January 30th, 2014
Debra Walters explains the jargon and separates fact from fiction so you can get up to speed. Find out more from Debra at heplikeme.com
You have hepatitis C (HCV) and have only heard scary things. Your best friend is knowledge, not just facts. It is no good to just bring your liver to treatment. You must bring your mind as well.
Have you quit drinking or taking drugs? If not, come back when you do.
What to learn:
Doctors: Your insurance will pay the same amount for a hepatologist or a gastroenterologist. Go for a hepatologist. All he thinks about is the liver.
Treatment Lingo: Learn it. This language is the only way you have to talk with your treatment team.
- VR: Viral load - number of viruses per ml of blood is written in logs
- Log: simply a way to not write all the zeros in a number. 1,000,000 is 1 million viruses per ml of blood, is 6 logs
- RVR: Rapid Virologic Response - hep C undetectable at week 4 of treatment
- NR: Null Response – no decrease in virus at week 12 of treatment
- PR: Partial Response – small decline in virus at week 12 but still detectable at week 24
- SVR: Sustained Virologic Response – undetectable virus 6 months after treatment completed. The goal!
- Genotype: Most people in the US are Genotype I. Learn yours. Treatment choices are based on genotype
Depression: If you are like me and inclined toward depression, ask your doctor if you can start anti-depressants before treatment. It’s easier to get ahead of depression than try to catch up to it. This can make the difference between completing treatment and not.
Available Treatments: Currently the standard of care (SOC) includes Interferon, which is harsh. Soon treatments will be available without Interferon. Can you wait? Talk to your doctor. All treatments include at least 2 drugs to attack the virus at two different sites in the life cycle (think of killing fleas on your pet).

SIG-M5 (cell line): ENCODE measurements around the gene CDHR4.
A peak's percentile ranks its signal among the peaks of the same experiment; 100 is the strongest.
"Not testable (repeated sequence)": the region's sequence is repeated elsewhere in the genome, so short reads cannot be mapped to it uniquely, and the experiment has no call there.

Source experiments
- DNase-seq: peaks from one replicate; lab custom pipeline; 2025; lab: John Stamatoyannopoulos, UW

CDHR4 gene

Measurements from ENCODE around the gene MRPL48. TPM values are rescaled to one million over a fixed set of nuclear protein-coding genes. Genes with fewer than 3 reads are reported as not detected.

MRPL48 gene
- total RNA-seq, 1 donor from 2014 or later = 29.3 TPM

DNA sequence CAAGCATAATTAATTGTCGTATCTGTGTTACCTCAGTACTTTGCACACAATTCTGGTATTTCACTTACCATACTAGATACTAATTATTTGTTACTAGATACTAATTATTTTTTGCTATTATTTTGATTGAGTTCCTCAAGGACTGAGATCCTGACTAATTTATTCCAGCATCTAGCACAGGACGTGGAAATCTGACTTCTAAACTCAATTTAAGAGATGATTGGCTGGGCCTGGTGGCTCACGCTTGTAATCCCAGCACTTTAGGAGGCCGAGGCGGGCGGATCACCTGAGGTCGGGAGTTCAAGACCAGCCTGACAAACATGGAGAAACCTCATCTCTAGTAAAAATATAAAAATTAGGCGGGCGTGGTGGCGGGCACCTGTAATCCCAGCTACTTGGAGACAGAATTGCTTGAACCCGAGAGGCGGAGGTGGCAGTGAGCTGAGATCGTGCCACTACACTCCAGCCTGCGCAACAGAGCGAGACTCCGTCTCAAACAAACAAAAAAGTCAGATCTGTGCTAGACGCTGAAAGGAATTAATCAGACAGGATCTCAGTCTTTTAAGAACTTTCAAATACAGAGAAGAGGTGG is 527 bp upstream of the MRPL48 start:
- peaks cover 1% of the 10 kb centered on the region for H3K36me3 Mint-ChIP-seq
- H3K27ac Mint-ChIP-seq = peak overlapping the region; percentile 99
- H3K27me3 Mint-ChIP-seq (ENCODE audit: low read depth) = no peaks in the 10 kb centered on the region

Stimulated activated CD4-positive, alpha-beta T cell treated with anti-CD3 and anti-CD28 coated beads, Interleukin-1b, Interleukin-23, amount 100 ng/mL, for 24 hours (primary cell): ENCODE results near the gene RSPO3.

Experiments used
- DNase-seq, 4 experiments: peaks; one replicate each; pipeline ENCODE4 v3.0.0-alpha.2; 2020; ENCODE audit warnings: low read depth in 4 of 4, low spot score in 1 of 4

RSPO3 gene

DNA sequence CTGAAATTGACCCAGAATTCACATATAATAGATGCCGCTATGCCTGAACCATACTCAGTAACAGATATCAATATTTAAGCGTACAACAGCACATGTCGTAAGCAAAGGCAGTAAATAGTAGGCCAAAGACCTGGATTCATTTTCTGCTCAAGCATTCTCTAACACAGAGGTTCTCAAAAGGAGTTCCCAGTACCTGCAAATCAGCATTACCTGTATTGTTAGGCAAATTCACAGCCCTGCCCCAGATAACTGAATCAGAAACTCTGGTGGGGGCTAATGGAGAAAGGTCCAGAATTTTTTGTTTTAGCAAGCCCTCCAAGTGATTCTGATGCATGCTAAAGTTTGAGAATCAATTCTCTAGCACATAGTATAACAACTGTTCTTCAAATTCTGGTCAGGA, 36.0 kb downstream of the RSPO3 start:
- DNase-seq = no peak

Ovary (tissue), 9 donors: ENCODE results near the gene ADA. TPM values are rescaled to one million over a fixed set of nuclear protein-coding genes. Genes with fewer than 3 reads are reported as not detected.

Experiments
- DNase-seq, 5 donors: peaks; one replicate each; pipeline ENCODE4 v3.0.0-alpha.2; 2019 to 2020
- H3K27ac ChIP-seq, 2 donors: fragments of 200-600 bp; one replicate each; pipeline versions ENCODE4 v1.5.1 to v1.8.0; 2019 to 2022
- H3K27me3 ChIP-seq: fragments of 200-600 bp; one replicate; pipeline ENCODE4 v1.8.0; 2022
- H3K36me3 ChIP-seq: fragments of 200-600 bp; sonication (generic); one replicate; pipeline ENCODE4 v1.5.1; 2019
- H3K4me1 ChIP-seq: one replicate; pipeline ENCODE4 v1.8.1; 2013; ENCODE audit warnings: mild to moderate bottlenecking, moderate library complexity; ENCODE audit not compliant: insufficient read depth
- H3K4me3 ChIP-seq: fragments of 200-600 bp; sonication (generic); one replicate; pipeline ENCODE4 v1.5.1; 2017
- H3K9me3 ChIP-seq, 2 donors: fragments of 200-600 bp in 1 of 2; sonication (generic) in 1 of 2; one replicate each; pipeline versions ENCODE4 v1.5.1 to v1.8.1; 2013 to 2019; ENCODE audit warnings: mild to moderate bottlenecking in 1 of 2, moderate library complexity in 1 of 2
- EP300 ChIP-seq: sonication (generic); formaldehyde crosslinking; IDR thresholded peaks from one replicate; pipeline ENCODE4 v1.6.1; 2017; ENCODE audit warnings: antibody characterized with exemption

Another approach: I am a scientist as well as a treatment success. Here is what I did and why: I looked up clinical trials in my city at clinicaltrials.gov. I found a research site and participated in trials there.
The advantage: Newest treatments and a team focused on my health with close monitoring of my whole body, not just my liver. All treatment is free and you can opt out if you don’t feel comfortable.
The disadvantage: You must commit to follow the protocol. My first treatment drugs were SOC and didn’t work so I went through treatment again. But, this was successful and I am cured!
One note of warning: They are researchers and so they don’t know all the answers to treatment outcomes. Phase III means that many patients have experienced this drug and more is known about safety. Phase II means the drug has only been in a few humans, so less is known about safety. I suggest only participating in a Phase III trial if you aren’t comfortable with the unknown.
To help me understand my own experience, I started a blog www.heplikeme.com. I wish you the best and suggest taking it one day at a time.